STA is now Ten Years Old

A Synesthete's Description Of TheseRIOTSareJUSTtheBEGINNING.

'I have sound/vision synesthesia; certain sounds, particularly when I’m concentrating solely on them (i.e, like listening to music in a quiet room), can trigger an autonomic visual reaction were by I can ’see’ the beat of the drum, or a guitar riff there, in front of me as colour'

Once again, I’ve been caught out trying to think of what to say first, with regards to music.

I suppose I should mention that I’m a synesthete, not the more commonly known grapheme (someone who sees letters and numbers as different individual colours, each with their own personalities - which must be insanely beautiful to look at) but sound/vision synesthesia. It’s quite simple really, certain sounds, particularly when I’m concentrating solely on them (i.e, like listening to music in a quiet room), can trigger an autonomic visual reaction were by I can ’see’ the beat of the drum, or a guitar riff there, in front of me as colour.
 
I’ve never been great at describing to people exactly how it all really looks, because mixed in amongst all that I’m a visual/spacial thinker by nature - I think almost entirely in visuals (I think of a ball, for example, as a three dimensional shape with colour, texture, and even weight rather than just the words ‘a ball’).
 
It’s mad, I know - calm yourself. The above relates to the following, I swear.
 
So, considering that - I want to try and describe to you the masterpiece that is TheseRIOTSareJUSTtheBEGINNING by instrumental group And So I Watch You From Afar (which is included - praise must be given - on their upcoming album release in March 2009).
 
From its quiet opening, each chord clearly defines a darker, almost sinister layer; a foreboding black background penetrated by points of the purest light. It tells a story to me through its pace, showing me a character in amongst the sounds; one straining against some unknown aggressor, a crushing force uniform in nature and mind.
 
As the pace builds towards the shattering initial blast of chaos, you can’t help but be drawn in; the pause giving you ample time to realise the horror of the situation - that a downpour of malicious intent is heading your way, and make no mistake this force is after you.
 
If there is a character there, seeking help in this song’s light, that pause defines a moment of hesitancy. A realisation that whilst the terror he/she (it feels like a she - don’t ask why) is coming from is horrifying (a loss of individuality to a uniform evil), what the song is offering against it in opposition is equally without remorse. It feels like the bland black and white world she lives in is being ripped apart by a colourful shock-wave, slamming into her and the conformity behind. It’s overwhelming…the rush of hearing those screaming guitars, each drumbeat hammering down like some insane footnote reminding you constantly that ‘this is it’ - that you’ve summoned up the devil and now you realise your error, and want to cast him back, but can’t.
 
…and then it happens, the chaos stops; only to be replaced by a singular message, a white blast of light pulsing from one of the guitars that simply annihilates all that opposes it. You want to scream, to leave, but you can’t. You’re standing in the maelstrom and it is flowing against you, and if you move it will take you too.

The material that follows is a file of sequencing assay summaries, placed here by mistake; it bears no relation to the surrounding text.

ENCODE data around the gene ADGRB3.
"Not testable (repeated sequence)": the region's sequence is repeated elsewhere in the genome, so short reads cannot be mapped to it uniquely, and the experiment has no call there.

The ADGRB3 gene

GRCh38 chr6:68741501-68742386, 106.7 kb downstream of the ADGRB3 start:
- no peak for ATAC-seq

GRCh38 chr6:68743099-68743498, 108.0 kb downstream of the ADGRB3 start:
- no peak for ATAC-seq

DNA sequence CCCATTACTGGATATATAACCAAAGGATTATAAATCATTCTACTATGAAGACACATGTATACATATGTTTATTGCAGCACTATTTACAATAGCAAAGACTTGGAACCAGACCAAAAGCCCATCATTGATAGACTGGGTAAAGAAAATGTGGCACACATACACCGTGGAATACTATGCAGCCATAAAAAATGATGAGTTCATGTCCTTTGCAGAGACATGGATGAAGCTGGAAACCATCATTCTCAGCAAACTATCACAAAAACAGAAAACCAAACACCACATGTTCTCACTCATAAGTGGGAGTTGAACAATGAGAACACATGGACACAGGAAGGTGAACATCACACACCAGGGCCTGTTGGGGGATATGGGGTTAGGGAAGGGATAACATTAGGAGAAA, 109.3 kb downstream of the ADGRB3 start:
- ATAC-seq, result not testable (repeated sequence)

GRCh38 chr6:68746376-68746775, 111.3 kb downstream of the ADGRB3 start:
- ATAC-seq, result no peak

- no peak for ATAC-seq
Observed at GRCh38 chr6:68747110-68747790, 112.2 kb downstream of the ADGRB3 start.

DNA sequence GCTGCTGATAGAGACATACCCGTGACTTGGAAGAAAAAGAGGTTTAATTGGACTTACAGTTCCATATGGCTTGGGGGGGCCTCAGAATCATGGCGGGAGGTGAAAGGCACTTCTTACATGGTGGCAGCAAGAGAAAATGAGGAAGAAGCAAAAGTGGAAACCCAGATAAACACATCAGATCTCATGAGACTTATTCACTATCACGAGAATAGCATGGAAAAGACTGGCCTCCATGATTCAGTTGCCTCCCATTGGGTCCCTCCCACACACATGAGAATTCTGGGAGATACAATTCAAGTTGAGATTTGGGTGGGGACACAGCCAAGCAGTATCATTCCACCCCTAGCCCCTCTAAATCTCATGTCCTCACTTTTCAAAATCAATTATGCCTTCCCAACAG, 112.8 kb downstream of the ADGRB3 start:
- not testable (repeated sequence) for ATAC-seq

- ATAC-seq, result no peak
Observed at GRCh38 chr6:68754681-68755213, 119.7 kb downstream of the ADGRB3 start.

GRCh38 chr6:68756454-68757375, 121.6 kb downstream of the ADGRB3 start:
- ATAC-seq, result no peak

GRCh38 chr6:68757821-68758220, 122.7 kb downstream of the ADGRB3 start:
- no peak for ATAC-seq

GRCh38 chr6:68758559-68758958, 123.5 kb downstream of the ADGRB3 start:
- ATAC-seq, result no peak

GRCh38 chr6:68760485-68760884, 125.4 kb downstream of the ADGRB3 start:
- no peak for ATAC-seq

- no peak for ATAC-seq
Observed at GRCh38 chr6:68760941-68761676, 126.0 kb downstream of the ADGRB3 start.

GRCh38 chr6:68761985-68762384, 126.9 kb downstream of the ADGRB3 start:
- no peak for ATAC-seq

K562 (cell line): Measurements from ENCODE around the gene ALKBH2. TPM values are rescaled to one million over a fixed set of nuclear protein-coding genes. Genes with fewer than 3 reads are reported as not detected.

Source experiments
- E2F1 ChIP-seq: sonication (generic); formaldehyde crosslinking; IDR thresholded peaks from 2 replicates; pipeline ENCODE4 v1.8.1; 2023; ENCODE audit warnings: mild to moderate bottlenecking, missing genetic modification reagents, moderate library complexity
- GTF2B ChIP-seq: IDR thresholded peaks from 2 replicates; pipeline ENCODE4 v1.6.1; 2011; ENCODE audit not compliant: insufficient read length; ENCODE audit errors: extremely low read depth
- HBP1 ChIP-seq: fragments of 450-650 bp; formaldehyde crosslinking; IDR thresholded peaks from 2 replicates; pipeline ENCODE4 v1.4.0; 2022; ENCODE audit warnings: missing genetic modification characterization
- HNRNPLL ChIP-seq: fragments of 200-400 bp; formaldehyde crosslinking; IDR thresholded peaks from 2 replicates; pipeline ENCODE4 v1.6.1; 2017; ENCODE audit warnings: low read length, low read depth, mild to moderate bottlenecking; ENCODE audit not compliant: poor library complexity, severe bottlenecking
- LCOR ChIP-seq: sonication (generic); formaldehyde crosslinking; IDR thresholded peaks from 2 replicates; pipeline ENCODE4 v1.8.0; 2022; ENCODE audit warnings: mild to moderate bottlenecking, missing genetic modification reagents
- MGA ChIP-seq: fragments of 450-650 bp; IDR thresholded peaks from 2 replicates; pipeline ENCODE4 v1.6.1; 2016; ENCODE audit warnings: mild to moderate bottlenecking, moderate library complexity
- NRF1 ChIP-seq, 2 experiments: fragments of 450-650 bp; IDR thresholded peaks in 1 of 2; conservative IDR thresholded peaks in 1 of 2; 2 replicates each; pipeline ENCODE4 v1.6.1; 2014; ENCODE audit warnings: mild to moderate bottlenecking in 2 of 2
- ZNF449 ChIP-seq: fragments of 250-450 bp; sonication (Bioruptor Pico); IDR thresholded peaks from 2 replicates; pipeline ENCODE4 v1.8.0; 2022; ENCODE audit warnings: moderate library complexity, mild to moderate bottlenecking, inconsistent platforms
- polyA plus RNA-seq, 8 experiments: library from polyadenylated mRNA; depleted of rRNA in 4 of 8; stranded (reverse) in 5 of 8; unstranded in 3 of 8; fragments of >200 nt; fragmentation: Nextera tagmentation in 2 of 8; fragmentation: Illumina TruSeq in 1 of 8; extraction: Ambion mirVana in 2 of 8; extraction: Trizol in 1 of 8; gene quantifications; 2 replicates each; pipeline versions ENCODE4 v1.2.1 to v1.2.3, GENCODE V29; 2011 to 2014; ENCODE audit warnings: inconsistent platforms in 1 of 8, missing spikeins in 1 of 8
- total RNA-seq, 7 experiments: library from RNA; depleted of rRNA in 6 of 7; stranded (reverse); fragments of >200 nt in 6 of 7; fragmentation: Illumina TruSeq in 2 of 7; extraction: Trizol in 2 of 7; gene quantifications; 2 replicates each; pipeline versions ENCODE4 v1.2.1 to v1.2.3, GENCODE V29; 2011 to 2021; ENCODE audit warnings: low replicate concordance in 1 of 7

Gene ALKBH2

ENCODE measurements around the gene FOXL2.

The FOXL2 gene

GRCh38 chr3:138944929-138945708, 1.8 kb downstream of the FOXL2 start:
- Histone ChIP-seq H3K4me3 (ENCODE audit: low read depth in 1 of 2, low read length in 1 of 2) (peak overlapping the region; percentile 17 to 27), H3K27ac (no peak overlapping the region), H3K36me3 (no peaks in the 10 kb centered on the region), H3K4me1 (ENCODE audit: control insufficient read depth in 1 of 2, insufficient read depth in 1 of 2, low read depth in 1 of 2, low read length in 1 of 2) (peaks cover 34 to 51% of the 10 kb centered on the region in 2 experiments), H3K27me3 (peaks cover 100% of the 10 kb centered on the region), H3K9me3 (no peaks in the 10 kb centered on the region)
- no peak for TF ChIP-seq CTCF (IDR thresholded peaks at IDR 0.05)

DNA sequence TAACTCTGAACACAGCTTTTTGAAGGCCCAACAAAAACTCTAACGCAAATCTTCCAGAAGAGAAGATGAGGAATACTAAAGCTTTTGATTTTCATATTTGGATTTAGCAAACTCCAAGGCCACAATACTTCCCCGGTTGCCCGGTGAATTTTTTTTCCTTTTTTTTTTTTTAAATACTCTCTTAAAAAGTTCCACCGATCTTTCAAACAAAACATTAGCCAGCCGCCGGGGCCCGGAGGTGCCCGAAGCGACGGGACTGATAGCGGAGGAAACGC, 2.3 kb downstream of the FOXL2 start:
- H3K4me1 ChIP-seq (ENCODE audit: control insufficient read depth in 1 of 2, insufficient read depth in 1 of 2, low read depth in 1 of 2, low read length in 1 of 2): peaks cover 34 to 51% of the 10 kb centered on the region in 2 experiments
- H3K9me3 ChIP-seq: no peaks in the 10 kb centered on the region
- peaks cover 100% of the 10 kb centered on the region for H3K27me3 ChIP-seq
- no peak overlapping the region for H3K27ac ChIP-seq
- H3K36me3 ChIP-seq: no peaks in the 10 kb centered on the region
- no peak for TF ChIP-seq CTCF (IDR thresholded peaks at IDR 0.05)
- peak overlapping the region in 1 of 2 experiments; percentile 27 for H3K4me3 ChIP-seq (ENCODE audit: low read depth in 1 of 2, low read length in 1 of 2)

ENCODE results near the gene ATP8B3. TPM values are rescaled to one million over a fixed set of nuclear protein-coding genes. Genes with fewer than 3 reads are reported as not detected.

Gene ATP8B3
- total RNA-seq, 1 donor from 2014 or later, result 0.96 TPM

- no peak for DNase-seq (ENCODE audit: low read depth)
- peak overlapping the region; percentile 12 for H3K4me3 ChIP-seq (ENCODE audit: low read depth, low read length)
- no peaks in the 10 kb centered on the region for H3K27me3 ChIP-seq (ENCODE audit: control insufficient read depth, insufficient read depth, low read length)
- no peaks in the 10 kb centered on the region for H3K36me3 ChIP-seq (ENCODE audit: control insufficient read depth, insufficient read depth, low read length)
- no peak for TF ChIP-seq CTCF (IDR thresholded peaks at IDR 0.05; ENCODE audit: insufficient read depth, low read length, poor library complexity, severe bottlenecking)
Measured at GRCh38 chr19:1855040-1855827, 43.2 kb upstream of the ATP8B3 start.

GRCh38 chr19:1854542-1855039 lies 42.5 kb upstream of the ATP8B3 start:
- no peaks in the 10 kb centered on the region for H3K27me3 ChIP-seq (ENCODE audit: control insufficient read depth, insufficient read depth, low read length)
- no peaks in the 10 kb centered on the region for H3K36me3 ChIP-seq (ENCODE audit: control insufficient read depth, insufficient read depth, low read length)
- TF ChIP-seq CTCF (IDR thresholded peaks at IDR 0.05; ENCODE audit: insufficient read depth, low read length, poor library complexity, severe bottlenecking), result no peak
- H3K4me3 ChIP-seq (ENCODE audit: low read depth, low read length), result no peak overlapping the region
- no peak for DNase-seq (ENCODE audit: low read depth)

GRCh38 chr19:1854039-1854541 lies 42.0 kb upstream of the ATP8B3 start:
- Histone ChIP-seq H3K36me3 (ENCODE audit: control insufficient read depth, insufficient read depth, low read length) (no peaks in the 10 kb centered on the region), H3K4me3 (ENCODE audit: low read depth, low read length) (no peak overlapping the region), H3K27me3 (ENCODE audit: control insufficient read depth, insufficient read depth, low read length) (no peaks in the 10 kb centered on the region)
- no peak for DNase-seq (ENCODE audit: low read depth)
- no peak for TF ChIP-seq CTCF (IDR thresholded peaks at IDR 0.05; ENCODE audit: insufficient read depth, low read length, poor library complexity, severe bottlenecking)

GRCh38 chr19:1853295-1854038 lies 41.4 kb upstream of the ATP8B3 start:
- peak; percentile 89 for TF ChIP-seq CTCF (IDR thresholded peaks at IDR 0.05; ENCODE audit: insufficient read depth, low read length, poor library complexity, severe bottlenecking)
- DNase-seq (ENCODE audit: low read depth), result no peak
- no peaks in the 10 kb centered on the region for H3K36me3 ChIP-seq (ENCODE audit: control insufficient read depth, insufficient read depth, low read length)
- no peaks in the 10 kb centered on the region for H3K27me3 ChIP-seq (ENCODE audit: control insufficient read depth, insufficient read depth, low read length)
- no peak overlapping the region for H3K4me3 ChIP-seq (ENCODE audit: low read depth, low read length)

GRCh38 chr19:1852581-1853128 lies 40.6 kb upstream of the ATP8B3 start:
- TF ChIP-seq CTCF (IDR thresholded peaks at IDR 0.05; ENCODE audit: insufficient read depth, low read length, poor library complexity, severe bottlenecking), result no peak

At this point I should mention that hearing this song live, the feeling is much more personal, as it should be. On stage this song careens at you, numbing your sense of environment. It’s you and the music, nothing else. It strips away other stimuli, and it’s the same for the character within it. She’s standing there, in the wake of uniformity’s destruction via music.
 
Then, just over two minutes in, there’s a fight on. The monochromatic blanket festering in the background, unwilling to give up its prey, decides to throw everything at this intense, vivid new enemy. ’Riots‘ sounds like war. Like guitar is meeting face and guitar is winning. A ballet of streaming colour fighting against a continuous flow of uniformed troops, of one mind and one purpose.
 
The drums choreograph the action, a beautiful symphony of attack, each blow that connects sending out another splash of red, yellow and green amongst the black. It’s unforgiving, until eventually, an earth shattering riff tears the ground apart - a point where you can truly say this is not a band to fuck with - before building back into a final assault, one which against, there is no defense.
 
How can I give you a better mental picture? One you might have seen before…

Jonny Adger from ASIWYFA at Rage Against The Joyriders

That does scant justice to the true depth the music has - picture a mixture of something like The Matrix (1999), 300 (2006) and video to "The Pretender" by the Foo Fighters.

The Matrix

Foo Fighters - "The Pretender"

300

The rain, textures, the force of the visuals. The colour rich in detail against a singularly toned opponent, and even the ideas behind those three examples. I don’t find it surprising that I’ve referenced three visual pieces which are battles for ideas, battles against a definite evil. That’s what "Riots" is to me, a battle, and listening to it puts me on the battlefield. Every time I finish listening, I can’t help but feel I’ve just taken part in a massive demonstration of individuality. That behind ASIWYFA is a solid will to break the mould. It’s a rush, and one I would suggest trying for yourself with an open mind.

…and if you understand, or can see a little of what I see in ‘Riots‘ - share it.

- Matthew Patton, Pavelware